A friend of a friend has a little girl with Down Syndrome who is also a cancer survivor and a survivor of Infantile Spasms. Infantile Spasms is the term given to epilepsy occurring in a very young child (less than 3 I think). It is not always controllable with medication and frequently leads to permanent brain damage. So, this friend of a friend (we'll call her H) has an Internet friend who blogs about his daughter who suffers from IS. His blog is very popular. He runs all kinds of giveaways and she was a winner of the most recent one. She won an iPad to use as a communication tool for her child (see The Wall Street Journal for more info on that - amazing). There were 40 winners and all this blogger was asking of them was that they share links to his blog and vote for him on blog popularity sites in order to increase traffic to his site - and his donate button - on which he has raised at least $29000. Of course, there are no iPads. Anyway, my friend Maureen and I got deep into investigating this guy and trying to expose him to the community. It was stressful and difficult to see so many people defending him and holding out hope that they had not been scammed. It was hard to see such an ugly side of a parent. Not fun at all. So, H, Maureen, another blogger, and I are heading up an effort to get iPads to the kids who "won" this contest. We've only been able to identify 20 of them as real people (some of the other 20 may have been fakes created by the contest running asshat, and some just didn't want to deal with any of this crap anymore, which I can understand). So, we're working hard to raise about $11000 to get iPads to these kids. If you're interested in reading more about that you can visit our blog. Check out our first recipient using his iPad and what his parents had to say about it here:
Christopher with his iPad!

In more fun news, I've been working on finally putting up a backsplash behind my kitchen sink and counter. I'll post pictures when it's done. Turns out it's hard to cut glass mosaic tile nicely, but I'm learning.

June 27th, 2011

Summertime!

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Julia is 1. She has 6 teeth. She does not walk yet. She is awesome - sweet, funny, very very cute.
Joseph is 6. He is very funny. I see a lot of great things in his demeanor. He is learning very slowly to regulate himself a bit. It should not surprise anyone that a significant increase in physical activity really helps him regulate his tactile issues and even generally helps his social interactions. He is in a social skills playgroup with some wonderful boys. He loves it. It's a pain in the ass to get there (it is a half hour away and I have to drag the girls and then just sit there for an hour), but for now the benefit seems significant. In other news, Joseph has gone from being the most giantest baby to being a tiny child. He is about 42 inches tall and weighs just over 40 lbs. He was the second smallest in his kindergarten class.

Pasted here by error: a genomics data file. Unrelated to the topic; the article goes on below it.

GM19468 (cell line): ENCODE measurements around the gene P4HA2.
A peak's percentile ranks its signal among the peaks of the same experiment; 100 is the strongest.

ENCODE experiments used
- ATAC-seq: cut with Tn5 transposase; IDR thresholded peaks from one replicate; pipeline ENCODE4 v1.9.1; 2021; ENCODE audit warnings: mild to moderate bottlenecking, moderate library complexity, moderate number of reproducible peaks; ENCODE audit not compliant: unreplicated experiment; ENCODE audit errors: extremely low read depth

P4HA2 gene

Naomi is 3 1/2 now. She is so smart. So. Smart. She is constantly saying and doing things that take me by surprise. She seems to have really excellent spacial reasoning skills. I think she will be math minded like me. She is also a pain in the ass. Her tantrums are furious and frequent.
With three kids, I find that one is always my joy, one is my worry, and the other is my pain in the ass. Right now it's Julia, Joseph, and Naomi, respectively, but it rotates. Everyone gets to be my favorite once in a while.



My Godmother, Susan, visited us last month. This is what the monsters look like now.

April 28th, 2011

Sickos, Eyes, Car Troubles

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It started at 4:30 PM last Wednesday. Christie is one of my favorite mommy friends and her son is Joseph's best buddy. We were having a lovely playdate. She has this great backyard and we were lounging and enjoying a lovely fruit and cracker snack when Naomi lost her lunch. . . and her breakfast. . . and probably everything she ate the day before, too.
She seemed to recover by Friday but Saturday she was just horribly sick again. On Sunday she wasn't even interested in her candy. So sad.
By Tuesday Julia was sick and last night Joseph threw up.
Naomi is fully recovered. Julia is doing pretty well, but I've been losing a lot of sleep in order to nurse her frequently and keep her hydrated. Joseph seems to have (in typical Joseph style) recovered quickly, but I'm not rushing into feeding him normal food any time soon.
Naomi's glasses came today! I can't wait to see if they help her. We had her wear them tonight but we were inside and I don't think she really "gets" how to use them yet. It is a little complicated since they only offer correction for the half of her field of vision where there is a lens so there is a little learning curve. I am hopeful that her little world will get a little clearer.
Julia is wearing a patch for 2 hours a day and so far it hasn't been much of a problem to keep it on. I fear the day she figures out how to pull it off of her eye.
We were rear-ended while we were in the Bay Area taking the girls to the eye doctors. There was $11,000 damages to the minivan and it will take until mid-May to complete the repairs. Unfortunately, the other driver had not paid his insurance bill so we're out for the car rental costs which is considerable because we're renting a minivan so that I can keep up with carpooling. Super lame.

October 5th, 2010

Dinner with the Wronks

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Joseph:
Mom, how did you break your tailbone?
Me:
I fell. Over there, by the computer. It was awful.
Naomi:
I don't have a tailbone.
Me:
Yes you do. It's inside your tush.
Naomi:
I have a tailbone?
Matt:
If you had a tail, that's where it would be attached.
Joseph:
My penis is my tail!